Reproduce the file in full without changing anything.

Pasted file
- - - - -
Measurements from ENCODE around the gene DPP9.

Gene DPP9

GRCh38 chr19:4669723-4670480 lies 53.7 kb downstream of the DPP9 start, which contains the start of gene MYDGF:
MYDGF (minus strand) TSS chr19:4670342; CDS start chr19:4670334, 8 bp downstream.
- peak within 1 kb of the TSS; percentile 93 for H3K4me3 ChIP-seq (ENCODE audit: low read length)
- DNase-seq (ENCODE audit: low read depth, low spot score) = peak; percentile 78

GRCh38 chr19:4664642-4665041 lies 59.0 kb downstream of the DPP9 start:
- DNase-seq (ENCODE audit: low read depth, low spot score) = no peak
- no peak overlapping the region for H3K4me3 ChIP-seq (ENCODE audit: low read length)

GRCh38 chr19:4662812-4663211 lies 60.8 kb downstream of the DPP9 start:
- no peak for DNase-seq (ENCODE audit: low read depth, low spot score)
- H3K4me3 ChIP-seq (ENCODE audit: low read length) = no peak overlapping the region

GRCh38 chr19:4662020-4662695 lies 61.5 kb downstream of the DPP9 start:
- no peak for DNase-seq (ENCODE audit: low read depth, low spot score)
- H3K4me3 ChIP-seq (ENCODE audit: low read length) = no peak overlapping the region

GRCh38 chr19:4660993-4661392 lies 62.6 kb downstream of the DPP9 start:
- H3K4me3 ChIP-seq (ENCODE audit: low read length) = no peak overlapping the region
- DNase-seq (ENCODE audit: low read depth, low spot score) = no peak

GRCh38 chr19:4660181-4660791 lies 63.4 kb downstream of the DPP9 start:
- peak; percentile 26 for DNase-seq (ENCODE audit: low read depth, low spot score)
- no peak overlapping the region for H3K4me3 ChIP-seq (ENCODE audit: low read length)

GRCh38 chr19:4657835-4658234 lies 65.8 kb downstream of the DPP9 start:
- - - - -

Measurements from ENCODE around the gene DPP9.

Gene DPP9

GRCh38 chr19:4669723-4670480 lies 53.7 kb downstream of the DPP9 start, which contains the start of gene MYDGF:
MYDGF (minus strand) TSS chr19:4670342; CDS start chr19:4670334, 8 bp downstream.
- peak within 1 kb of the TSS; percentile 93 for H3K4me3 ChIP-seq (ENCODE audit: low read length)
- DNase-seq (ENCODE audit: low read depth, low spot score) = peak; percentile 78

GRCh38 chr19:4664642-4665041 lies 59.0 kb downstream of the DPP9 start:
- DNase-seq (ENCODE audit: low read depth, low spot score) = no peak
- no peak overlapping the region for H3K4me3 ChIP-seq (ENCODE audit: low read length)

GRCh38 chr19:4662812-4663211 lies 60.8 kb downstream of the DPP9 start:
- no peak for DNase-seq (ENCODE audit: low read depth, low spot score)
- H3K4me3 ChIP-seq (ENCODE audit: low read length) = no peak overlapping the region

GRCh38 chr19:4662020-4662695 lies 61.5 kb downstream of the DPP9 start:
- no peak for DNase-seq (ENCODE audit: low read depth, low spot score)
- H3K4me3 ChIP-seq (ENCODE audit: low read length) = no peak overlapping the region

GRCh38 chr19:4660993-4661392 lies 62.6 kb downstream of the DPP9 start:
- H3K4me3 ChIP-seq (ENCODE audit: low read length) = no peak overlapping the region
- DNase-seq (ENCODE audit: low read depth, low spot score) = no peak

GRCh38 chr19:4660181-4660791 lies 63.4 kb downstream of the DPP9 start:
- peak; percentile 26 for DNase-seq (ENCODE audit: low read depth, low spot score)
- no peak overlapping the region for H3K4me3 ChIP-seq (ENCODE audit: low read length)

GRCh38 chr19:4657835-4658234 lies 65.8 kb downstream of the DPP9 start: